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While you were sleeping: Stocks edged higher

While you were sleeping: Stocks edged higher

Dec. 25 (BusinessWire) - Signs of continuing strength in the U.S. economy helped propel shares higher in the U.S. and Europe in shortened trading sessions ahead of Christmas.

Shortly before the 1pm early close in New York, the Dow Jones Industrial Average was up 0.42%, the Standard & Poor’s 500 Index gained 0.42% and the Nasdaq Composite Index advanced 0.62%.

In Europe, the FTSE 100 rose 0.56% and France’s CAC closed up 0.05%. The Dow Jones Stoxx 600 Index didn’t trade on Thursday. Most European markets were closed on Thursday and would remain so on Friday. The FTSE 100 will also be closed on Monday.

Advancers in London were led by miners on stronger commodities prices. Fresnillo, Rio Tinto Group and BHP Billiton gained.

Investors confident that the rally will continue in the New Year received a positive confirmation from the founder of Birinyi Associates.

“I see a basic continuation of what we have seen for the last nine months,” Laszlo Birinyi, the founder of the Westport, Connecticut-based research and money-management firm told Bloomberg Television. “There’s going to be a drift back to stocks because people are realizing alternatives aren’t happening and the negative case isn’t all that compelling.”

Most of the investors still trading today were focused on the latest two economic reports out of the U.S.

The Commerce Department today reported that orders for durable goods, or those meant to last for several years, exceeded expectations last month. Orders, excluding those for transportation, rose 2% in November, compared with a 0.7% drop in October. Economists had forecast a 1% advance.

Separately, the U.S. Labor Department released the latest weekly claims for jobless benefits which fell to their lowest since early September 2008. Claims slid by 28,000 to 452,000 last week. Economists were looking for 470,000 claims.

Today’s economic data adds to the optimism provided by the 0.5% rise in consumer spending reported on Tuesday.

Treasury Secretary Timothy Geithner this week said the economy was “growing, getting stronger and I think most people would say the economy is strengthening into the year end”.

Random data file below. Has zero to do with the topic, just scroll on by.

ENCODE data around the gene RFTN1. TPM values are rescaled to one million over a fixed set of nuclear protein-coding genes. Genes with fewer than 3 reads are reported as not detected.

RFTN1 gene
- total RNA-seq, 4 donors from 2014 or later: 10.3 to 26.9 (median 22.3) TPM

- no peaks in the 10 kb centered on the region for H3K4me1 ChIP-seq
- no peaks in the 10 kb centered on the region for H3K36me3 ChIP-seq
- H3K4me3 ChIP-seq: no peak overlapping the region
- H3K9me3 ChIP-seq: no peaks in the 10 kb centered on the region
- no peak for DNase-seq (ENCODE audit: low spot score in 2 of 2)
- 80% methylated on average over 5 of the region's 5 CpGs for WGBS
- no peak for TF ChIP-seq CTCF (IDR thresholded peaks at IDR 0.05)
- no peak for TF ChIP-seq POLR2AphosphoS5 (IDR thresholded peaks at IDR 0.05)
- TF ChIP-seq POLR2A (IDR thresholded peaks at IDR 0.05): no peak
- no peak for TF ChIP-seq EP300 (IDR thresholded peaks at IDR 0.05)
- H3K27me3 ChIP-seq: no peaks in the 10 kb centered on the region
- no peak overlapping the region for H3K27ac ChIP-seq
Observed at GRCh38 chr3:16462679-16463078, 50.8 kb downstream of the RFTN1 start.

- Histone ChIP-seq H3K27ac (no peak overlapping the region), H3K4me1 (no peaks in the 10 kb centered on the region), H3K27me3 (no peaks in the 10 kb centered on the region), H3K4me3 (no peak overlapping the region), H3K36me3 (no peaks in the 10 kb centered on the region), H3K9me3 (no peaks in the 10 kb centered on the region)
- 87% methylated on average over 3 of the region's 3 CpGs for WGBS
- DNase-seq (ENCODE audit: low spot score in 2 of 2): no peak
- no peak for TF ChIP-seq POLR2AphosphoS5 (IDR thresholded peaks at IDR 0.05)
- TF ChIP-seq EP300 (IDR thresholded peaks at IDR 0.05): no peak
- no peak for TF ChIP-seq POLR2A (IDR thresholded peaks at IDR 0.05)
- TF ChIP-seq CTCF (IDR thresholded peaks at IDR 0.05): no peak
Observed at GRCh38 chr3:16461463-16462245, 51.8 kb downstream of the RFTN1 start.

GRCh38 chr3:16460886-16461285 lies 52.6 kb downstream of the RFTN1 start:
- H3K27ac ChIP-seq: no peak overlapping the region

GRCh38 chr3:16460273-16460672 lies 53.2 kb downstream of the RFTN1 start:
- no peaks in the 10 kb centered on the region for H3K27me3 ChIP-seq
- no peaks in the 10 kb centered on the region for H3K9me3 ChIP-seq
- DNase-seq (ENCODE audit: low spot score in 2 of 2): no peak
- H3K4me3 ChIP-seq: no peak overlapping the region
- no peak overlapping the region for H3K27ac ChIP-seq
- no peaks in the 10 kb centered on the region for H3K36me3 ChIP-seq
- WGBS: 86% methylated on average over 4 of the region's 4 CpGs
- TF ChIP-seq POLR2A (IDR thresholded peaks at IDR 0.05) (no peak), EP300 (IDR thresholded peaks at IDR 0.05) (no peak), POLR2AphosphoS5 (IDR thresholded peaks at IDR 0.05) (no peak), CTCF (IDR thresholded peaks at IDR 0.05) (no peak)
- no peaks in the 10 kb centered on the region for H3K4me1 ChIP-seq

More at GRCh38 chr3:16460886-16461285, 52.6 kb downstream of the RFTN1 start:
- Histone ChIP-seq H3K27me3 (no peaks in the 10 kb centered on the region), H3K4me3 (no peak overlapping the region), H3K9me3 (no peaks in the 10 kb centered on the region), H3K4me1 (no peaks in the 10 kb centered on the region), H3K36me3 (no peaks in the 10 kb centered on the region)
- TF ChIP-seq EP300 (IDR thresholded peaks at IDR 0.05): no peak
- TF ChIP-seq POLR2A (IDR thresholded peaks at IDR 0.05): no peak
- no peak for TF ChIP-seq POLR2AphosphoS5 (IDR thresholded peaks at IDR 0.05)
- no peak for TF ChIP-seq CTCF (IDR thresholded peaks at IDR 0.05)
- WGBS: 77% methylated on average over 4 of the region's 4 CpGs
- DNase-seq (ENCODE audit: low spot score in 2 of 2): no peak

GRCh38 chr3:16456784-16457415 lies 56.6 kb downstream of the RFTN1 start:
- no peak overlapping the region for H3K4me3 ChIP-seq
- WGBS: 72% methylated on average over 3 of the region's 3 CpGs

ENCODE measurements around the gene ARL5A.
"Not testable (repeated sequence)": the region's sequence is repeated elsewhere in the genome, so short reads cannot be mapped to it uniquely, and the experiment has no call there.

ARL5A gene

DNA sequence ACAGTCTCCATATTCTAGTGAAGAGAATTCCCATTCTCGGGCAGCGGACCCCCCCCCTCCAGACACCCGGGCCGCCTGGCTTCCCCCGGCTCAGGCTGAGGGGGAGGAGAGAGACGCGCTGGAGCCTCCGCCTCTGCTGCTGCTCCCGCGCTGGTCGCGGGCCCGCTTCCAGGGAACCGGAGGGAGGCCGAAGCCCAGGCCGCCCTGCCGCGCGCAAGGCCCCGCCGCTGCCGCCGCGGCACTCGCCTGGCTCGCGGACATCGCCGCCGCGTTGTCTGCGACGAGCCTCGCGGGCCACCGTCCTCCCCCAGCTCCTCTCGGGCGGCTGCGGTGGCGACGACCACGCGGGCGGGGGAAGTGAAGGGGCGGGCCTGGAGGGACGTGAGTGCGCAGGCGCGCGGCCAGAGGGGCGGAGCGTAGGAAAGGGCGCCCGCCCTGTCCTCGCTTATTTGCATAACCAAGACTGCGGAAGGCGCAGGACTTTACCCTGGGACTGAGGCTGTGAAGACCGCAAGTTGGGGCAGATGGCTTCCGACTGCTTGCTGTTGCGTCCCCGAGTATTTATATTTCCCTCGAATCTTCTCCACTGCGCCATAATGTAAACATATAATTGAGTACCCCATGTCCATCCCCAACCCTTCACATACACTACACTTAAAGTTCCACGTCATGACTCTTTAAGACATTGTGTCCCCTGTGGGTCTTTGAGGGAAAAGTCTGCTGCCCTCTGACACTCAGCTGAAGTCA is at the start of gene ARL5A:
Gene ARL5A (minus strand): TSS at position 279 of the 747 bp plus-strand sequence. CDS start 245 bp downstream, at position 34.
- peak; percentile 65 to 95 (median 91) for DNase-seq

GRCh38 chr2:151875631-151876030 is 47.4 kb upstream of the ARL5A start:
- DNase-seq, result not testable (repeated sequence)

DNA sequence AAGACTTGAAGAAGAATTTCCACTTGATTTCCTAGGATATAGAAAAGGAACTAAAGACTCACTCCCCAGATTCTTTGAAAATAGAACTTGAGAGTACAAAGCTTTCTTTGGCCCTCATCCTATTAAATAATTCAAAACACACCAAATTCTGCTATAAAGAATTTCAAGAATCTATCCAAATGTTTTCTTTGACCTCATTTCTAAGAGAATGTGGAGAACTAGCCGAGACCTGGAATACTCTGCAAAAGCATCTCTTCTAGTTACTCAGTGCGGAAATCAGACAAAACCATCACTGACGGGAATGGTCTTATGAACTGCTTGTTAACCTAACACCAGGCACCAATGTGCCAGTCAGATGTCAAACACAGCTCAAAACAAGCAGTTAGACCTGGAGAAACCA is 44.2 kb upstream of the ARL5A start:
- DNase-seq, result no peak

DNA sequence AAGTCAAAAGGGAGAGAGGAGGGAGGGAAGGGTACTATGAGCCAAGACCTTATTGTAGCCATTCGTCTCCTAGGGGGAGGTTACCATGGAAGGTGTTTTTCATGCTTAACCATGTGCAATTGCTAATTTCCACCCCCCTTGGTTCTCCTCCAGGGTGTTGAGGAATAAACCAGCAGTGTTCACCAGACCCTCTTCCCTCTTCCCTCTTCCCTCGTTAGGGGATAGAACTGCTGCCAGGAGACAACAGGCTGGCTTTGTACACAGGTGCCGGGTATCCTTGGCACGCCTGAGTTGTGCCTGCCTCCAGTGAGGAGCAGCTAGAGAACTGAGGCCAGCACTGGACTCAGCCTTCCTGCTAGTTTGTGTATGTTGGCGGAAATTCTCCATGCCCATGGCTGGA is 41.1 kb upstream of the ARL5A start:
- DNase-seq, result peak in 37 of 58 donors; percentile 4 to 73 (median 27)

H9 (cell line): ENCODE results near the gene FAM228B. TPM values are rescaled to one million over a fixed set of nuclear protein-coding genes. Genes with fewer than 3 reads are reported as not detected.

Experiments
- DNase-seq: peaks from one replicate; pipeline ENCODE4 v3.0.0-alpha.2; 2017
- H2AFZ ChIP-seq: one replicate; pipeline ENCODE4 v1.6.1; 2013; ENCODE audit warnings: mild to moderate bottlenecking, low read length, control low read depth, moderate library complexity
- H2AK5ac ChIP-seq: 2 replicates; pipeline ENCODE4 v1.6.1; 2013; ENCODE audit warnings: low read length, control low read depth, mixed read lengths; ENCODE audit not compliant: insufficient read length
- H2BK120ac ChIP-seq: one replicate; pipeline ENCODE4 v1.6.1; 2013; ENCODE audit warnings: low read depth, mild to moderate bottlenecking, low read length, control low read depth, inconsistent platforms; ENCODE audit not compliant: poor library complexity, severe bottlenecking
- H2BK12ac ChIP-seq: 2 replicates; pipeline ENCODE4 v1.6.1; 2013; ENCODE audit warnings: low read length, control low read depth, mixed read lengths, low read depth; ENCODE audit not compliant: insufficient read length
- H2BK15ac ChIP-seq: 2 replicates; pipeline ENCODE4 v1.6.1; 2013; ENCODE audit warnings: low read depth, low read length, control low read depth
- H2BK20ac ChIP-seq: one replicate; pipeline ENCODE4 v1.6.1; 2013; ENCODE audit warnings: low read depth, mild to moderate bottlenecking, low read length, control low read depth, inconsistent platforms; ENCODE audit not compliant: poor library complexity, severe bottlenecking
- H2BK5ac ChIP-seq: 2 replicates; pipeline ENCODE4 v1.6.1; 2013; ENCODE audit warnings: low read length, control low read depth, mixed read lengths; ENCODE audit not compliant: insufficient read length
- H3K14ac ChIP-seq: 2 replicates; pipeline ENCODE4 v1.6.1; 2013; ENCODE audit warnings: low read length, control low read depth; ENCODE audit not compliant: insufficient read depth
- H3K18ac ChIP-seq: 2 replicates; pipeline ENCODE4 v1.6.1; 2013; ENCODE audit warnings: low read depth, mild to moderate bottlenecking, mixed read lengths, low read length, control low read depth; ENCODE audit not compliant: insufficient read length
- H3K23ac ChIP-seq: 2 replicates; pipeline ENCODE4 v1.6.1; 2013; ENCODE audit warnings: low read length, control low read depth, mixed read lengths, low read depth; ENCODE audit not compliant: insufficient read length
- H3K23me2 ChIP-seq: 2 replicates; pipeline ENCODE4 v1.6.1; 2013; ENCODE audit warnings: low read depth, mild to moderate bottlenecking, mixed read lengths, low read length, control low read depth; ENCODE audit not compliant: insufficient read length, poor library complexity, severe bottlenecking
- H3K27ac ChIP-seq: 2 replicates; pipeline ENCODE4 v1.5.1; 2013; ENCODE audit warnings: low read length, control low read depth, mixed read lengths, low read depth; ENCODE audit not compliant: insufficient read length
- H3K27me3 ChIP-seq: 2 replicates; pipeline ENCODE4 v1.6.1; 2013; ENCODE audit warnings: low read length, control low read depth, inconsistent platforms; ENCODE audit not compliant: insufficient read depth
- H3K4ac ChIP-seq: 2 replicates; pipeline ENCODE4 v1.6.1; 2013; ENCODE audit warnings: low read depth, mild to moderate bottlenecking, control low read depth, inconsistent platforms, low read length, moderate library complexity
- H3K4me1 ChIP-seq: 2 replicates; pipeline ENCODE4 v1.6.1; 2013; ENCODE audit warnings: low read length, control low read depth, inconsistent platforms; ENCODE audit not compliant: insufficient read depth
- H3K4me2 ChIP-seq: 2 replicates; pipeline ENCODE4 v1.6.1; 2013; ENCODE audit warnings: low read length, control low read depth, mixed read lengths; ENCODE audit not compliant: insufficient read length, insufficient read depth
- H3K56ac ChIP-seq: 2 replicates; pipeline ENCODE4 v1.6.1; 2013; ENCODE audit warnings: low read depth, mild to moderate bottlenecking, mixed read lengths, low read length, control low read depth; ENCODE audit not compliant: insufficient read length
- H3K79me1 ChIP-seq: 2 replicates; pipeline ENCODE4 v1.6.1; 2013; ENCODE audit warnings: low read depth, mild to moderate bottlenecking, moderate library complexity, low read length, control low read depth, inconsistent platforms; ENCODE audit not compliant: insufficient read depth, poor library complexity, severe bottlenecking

There is a consensus building that 2010 will be a far better year for the economy, though the Federal Reserve is trying to keep optimism in check.

In its latest statement on the economy, released on December 16, the Fed’s key policy-making committee said economic activity was picking up and the deterioration in the labour market was abating. It also said there was still ample slack in the economy to contain inflation.

The U.S. dollar was little changed at 91.69 yen at 10.35am in New York, after earlier dropping as much as 0.6%. The euro increased 0.3% to 131.78 yen, from 131.38. The dollar slid 0.3% to US$1.4373 per euro, from US$1.4337.

The Dollar Index, which measures the greenback against a basket of six major currencies, fell 0.13% to 77.83.

Benchmark 10-year U.S. Treasury notes were trading 10/32 lower in price to yield 3.80%, up from 3.76% late on Wednesday. The notes were on track for the worst weekly performance in four weeks and the worst monthly performance since January.

The Reuters/Jefferies CRB Index, which tracks 19 raw materials, rose 0.41% to 280.50.

U.S. crude oil futures were up 47 cents at US$77.14 a barrel. ICE Brent crude futures rose 42 cents to US$75.87. The increases were linked to a U.S. government report on Wednesday which pointed to a larger than expected dop in U.S. crude inventories last week.

Spot gold was at US$1099.55 an ounce by 1330 GMT, versus US$1087 an ounce late in New York on Wednesday. Bullion tumbled to a seven-week low of US$1074.10 an ounce earlier this week.


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